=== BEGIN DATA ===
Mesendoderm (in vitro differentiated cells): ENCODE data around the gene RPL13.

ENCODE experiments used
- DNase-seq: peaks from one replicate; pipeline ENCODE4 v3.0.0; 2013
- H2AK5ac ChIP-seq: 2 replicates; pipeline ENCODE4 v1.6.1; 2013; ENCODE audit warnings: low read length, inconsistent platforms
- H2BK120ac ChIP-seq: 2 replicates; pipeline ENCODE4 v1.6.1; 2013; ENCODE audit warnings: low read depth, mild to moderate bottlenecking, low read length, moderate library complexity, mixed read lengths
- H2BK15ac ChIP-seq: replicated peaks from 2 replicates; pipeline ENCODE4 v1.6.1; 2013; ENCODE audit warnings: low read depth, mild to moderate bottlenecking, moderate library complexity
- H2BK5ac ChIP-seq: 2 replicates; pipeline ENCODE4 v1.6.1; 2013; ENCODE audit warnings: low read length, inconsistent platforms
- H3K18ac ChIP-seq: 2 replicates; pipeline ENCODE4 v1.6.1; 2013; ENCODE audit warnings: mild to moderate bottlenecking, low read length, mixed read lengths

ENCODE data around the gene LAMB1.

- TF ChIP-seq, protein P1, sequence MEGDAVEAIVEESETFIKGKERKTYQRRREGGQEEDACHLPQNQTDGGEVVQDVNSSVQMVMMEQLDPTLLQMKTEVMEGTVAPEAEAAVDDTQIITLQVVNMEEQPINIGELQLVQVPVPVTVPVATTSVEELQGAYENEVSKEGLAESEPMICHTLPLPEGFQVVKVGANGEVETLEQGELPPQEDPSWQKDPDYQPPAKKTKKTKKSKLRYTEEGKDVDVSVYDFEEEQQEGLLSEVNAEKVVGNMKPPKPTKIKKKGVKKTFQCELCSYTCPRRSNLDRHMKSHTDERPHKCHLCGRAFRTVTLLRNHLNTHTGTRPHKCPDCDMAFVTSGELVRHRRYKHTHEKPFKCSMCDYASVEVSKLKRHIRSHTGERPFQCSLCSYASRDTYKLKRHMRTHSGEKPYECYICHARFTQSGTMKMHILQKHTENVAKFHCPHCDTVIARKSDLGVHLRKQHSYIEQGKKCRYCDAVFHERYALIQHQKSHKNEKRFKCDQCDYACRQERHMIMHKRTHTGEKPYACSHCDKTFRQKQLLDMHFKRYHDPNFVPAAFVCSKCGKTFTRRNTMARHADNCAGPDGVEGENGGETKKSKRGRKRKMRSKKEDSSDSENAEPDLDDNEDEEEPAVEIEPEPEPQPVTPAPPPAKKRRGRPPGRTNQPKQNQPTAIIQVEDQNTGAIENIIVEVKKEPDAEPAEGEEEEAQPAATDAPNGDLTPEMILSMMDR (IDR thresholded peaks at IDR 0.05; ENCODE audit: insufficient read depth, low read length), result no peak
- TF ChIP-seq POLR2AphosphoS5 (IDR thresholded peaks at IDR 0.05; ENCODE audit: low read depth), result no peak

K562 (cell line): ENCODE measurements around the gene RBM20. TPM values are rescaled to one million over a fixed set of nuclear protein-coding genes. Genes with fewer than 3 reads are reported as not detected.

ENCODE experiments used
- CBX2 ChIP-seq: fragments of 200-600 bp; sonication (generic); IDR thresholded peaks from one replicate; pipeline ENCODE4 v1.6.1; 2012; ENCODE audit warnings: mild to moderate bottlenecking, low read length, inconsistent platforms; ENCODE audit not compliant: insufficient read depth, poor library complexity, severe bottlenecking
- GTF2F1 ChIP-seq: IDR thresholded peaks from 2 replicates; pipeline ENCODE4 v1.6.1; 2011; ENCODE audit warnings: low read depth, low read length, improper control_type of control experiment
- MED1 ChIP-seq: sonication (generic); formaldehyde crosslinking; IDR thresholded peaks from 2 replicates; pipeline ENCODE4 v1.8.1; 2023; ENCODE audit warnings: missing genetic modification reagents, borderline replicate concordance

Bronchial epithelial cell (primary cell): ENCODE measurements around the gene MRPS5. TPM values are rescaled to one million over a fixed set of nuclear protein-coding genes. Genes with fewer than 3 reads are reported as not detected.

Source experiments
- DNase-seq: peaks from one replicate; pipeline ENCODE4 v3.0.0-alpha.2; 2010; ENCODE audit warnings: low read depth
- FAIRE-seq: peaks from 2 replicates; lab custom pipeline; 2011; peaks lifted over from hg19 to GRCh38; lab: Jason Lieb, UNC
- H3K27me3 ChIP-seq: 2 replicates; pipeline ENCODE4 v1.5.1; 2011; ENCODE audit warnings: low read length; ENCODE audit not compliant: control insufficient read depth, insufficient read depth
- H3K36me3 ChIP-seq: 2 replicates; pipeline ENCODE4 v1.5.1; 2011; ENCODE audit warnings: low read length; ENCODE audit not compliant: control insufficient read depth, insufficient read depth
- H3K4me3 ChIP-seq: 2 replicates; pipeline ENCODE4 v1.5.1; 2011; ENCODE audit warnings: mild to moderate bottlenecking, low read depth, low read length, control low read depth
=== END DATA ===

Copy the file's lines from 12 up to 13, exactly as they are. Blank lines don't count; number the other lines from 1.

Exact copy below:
K562 (cell line): ENCODE measurements around the gene RBM20. TPM values are rescaled to one million over a fixed set of nuclear protein-coding genes. Genes with fewer than 3 reads are reported as not detected.

ENCODE experiments used